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The Federal Student Loan Program: Quantitative Implications for College Enrollment and Default Rates

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  • Felicia Ionescu

    (Colgate University)

Abstract

I quantify the effects of alternative student loan policies on college enrollment, borrowing behavior, and default rates in a heterogeneous model of life-cycle earnings and human capital accumulation. I find that the combination of learning ability and initial stock of human capital drives the decision to enroll in college, while parental wealth has minimal effects on enrollment. Repayment flexibility increases enrollment significantly, whereas relaxation of eligibility requirements has little effect on enrollment or default rates. The former policy benefits low-income households, while the latter has negligible effects on these households. (Copyright: Elsevier)

Suggested Citation

  • Felicia Ionescu, 2009. "The Federal Student Loan Program: Quantitative Implications for College Enrollment and Default Rates," Review of Economic Dynamics, Elsevier for the Society for Economic Dynamics, vol. 12(1), pages 205-231, January.
  • Handle: RePEc:red:issued:07-196
    DOI: 10.1016/j.red.2008.09.004
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    Cited by:

    1. Gonzalo Castex, 2017. "College risk and return," Review of Economic Dynamics, Elsevier for the Society for Economic Dynamics, vol. 26, pages 91-112, October.
    2. Lochner, Lance & Monge-Naranjo, Alexander, 2014. "Student Loans and Repayment: Theory, Evidence and Policy," Working Papers 2014-40, Federal Reserve Bank of St. Louis, revised 12 Nov 2014.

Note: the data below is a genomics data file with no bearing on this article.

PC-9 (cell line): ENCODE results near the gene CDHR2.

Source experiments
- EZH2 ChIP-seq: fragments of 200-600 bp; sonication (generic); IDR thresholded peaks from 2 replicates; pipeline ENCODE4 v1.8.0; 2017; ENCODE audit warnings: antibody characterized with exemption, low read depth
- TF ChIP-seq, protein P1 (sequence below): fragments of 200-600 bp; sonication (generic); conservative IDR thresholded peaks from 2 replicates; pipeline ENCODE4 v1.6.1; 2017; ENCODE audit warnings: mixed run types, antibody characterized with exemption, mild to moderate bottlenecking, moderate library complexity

3. Yan Ji, 2017. "Job Search under Debt: Aggregate Implications of Student Loans," 2017 Meeting Papers 222, Society for Economic Dynamics.
    4. Felicia Ionescu, 2011. "Risky Human Capital and Alternative Bankruptcy Regimes for Student Loans," Journal of Human Capital, University of Chicago Press, vol. 5(2), pages 153-206.
    5. Robert J. Gary-Bobo & Alain Trannoy, 2015. "Optimal student loans and graduate tax under moral hazard and adverse selection," RAND Journal of Economics, RAND Corporation, vol. 46(3), pages 546-576, September.
    6. Matthew T. Johnson, 2013. "Borrowing Constraints, College Enrollment, and Delayed Entry," Journal of Labor Economics, University of Chicago Press, vol. 31(4), pages 669-725.
    7. Ionescu Felicia A, 2008. "Consolidation of Student Loan Repayments and Default Incentives," The B.E. Journal of Macroeconomics, De Gruyter, vol. 8(1), pages 1-37, August.
    8. John Bailey Jones & Fang (Annie) Yang, 2011. "Skill-Biased Technical Change and the Cost of Higher Education: An Exploratory Model," Discussion Papers 11-02, University at Albany, SUNY, Department of Economics.
    9. Urvi Neelakantan & Ivan Vidangos & Felicia Ionescu & Kartik Athreya, 2016. "Investment Opportunities and the Sources of Lifetime Inequality," 2016 Meeting Papers 1177, Society for Economic Dynamics.
    10. John Bailey Jones & Fang Yang, 2016. "Skill-Biased Technical Change and the Cost of Higher Education," Journal of Labor Economics, University of Chicago Press, vol. 34(3), pages 621-662.
    11. Webber, Douglas A., 2015. "Are College Costs Worth It? How Individual Ability, Major Choice, and Debt Affect Optimal Schooling Decisions," IZA Discussion Papers 8767, Institute for the Study of Labor (IZA).